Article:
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The general physical examination was normal. She weighed 72 kg and had normal vital signs. Her neurological examination was remarkable for moderately impaired long-term memory and nystagmus on horizontal gaze in either direction. The remainder of the examination was normal. A magnetic resonance imaging scan showed two small, highsignal intensity lesions in the left centrum semiovale. Her first EEG showed intermittent left temporal theta activity and the second EEG showed left mid-temporal sharp waves
Correspondent to its cytoarchitectonic structure, the frontal lobe is traditionally divided into two parts, which are important in two major areas. The posterior part controls motor movement and is subdivided into a premotor and a motor area, which control movement preparation and actual execution of movement respectively. The anterior part of the frontal lobe, the prefrontal cortex, is especially important in higher mental function, as in anticipation and planning, initiative, judgement, and in affect control, will power, and the determination of personality (Bechara et al., 1999 Raine et al., 2000). The prefrontal cortex can be further subdivided into the dorso-lateral cortex and the orbito-frontal cortex. This subdivision of the prefrontal cortex is still simple and it should be noted that the orbito-frontal cortex itself is a heterogeneous area connected with a wide range of other prefrontal, limbic, premotor, sensory areas and subcortical nuclei (Cavada et al., 2000). For the...
She was readmitted for video-EEG monitoring. She was alert and oriented but had persistent personality changes. Her short-term and long-term memory were intact, she could spell appropriately, she could calculate and she could follow three-step commands without difficulty. Her general neurological examination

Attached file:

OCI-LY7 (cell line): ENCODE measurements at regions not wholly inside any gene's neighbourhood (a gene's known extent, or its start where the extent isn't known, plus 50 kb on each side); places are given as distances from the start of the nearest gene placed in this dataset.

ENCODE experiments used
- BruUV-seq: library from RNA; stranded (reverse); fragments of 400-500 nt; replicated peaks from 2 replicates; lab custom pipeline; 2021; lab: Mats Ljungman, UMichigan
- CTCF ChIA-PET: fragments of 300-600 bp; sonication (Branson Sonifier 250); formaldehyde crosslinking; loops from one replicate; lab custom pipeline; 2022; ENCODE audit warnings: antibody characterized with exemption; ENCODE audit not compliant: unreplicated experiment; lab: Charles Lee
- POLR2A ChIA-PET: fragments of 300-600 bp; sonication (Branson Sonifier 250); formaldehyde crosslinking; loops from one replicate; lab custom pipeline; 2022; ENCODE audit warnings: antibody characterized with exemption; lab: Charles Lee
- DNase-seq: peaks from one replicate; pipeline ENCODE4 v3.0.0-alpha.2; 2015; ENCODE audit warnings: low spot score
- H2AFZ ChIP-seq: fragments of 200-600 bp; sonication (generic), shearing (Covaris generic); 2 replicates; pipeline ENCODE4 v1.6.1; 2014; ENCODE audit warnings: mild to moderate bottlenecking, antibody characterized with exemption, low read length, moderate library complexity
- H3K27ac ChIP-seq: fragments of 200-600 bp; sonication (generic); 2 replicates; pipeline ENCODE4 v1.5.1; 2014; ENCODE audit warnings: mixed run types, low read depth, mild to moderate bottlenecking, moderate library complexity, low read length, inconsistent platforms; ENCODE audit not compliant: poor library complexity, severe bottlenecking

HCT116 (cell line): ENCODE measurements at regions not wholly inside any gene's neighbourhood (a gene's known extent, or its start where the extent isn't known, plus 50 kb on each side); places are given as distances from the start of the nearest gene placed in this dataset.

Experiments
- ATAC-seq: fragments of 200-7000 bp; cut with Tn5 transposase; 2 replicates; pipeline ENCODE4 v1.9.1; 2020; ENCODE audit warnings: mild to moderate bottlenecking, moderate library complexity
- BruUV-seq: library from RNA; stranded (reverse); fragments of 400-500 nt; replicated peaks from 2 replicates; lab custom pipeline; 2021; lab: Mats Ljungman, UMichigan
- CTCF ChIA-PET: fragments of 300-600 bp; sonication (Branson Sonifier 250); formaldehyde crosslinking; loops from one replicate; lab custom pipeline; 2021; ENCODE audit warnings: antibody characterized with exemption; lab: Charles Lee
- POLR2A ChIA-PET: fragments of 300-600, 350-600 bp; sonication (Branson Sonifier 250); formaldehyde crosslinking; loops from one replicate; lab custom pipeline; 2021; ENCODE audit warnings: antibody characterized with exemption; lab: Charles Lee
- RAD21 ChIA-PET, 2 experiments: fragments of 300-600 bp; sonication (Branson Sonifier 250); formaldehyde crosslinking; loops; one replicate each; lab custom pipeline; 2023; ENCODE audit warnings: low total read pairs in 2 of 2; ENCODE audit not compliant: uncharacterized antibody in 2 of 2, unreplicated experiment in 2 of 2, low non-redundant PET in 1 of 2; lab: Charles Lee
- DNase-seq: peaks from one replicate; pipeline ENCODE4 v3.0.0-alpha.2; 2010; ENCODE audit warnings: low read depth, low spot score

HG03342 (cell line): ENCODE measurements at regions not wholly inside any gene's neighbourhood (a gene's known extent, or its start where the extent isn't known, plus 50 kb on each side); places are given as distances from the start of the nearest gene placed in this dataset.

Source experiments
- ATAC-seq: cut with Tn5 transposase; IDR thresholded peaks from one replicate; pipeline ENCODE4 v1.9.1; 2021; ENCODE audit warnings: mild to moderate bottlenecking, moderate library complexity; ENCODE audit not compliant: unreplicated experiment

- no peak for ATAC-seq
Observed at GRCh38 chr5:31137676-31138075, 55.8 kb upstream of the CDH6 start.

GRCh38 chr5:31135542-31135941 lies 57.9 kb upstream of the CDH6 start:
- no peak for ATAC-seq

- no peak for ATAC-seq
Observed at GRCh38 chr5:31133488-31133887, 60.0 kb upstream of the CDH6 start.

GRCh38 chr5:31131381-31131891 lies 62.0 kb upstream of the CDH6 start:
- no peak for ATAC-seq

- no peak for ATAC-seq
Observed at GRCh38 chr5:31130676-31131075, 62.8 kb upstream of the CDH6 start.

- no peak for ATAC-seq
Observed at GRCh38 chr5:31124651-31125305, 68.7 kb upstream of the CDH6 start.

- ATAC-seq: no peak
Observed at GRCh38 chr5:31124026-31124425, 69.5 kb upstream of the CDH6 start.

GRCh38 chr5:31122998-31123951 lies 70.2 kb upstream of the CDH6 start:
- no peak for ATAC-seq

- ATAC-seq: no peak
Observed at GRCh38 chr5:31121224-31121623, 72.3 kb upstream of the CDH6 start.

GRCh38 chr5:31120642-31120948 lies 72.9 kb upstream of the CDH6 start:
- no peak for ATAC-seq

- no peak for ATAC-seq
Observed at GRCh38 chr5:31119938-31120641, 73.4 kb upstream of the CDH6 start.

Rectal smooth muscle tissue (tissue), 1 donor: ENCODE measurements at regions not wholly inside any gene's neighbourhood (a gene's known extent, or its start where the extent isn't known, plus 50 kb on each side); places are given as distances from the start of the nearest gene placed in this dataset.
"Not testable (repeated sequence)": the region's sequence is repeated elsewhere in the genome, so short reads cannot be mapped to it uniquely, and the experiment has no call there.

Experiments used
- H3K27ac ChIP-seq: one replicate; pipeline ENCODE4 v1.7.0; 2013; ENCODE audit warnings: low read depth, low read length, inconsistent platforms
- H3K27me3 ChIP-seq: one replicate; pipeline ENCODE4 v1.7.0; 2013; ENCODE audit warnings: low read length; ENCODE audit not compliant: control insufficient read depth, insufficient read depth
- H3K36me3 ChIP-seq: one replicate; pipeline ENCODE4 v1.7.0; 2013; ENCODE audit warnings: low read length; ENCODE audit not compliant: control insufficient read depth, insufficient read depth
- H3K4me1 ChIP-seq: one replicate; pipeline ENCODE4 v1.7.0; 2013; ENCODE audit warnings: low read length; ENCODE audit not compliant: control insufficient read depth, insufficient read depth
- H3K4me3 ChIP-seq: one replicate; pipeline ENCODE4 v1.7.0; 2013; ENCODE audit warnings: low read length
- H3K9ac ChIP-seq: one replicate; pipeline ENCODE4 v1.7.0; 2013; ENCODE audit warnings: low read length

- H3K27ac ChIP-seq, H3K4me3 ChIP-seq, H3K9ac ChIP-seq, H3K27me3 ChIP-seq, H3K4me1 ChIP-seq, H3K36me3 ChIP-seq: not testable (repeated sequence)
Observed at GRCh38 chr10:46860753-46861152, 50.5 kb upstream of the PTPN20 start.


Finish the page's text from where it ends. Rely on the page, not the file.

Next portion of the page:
A 26-year-old right-handed man sustained a severe closed head injury 8 years before presentation. He was in a comatose state for 23 days and, on regaining consciousness, was severely impaired. He required retraining of language (speaking and writing), simple motor tasks (tying shoes, eating), and other basic skills during an 18-month inpatient rehabilitation. Residual deficits included a left hemiparesis, bilateral fourth nerve palsies, impaired reading comprehension, and difficulty in processing short-term memory.
Working memory has provided us with an archetype of a persistently active state. In the aftermath of a cue, neuronal networks remain active during a delay period (Funahashi et al., 1989). Computationally, such persistent activity can be produced through a relative balance of excitation and inhibition, although such reverberation may be sustained through asynchrony and quenched through synchronization (Gutkin et al., 2001). Further experiments of up and down states in cortex (Shu et al., 2003 Haider et al., 2006) have shown that the inhibitory and excitatory conductances maintain an impressive degree of balance despite large variations in cortical activity. In order to accomplish such persistent activity without fast inhibition, the cortex may need to organize activity in spatiotemporal wave patterns (Huang et al., 2004). How anatomically constrained waves in intact cortex relate to these slice data remains unclear (Rubino et al., 2006), although one clear difference is the higher...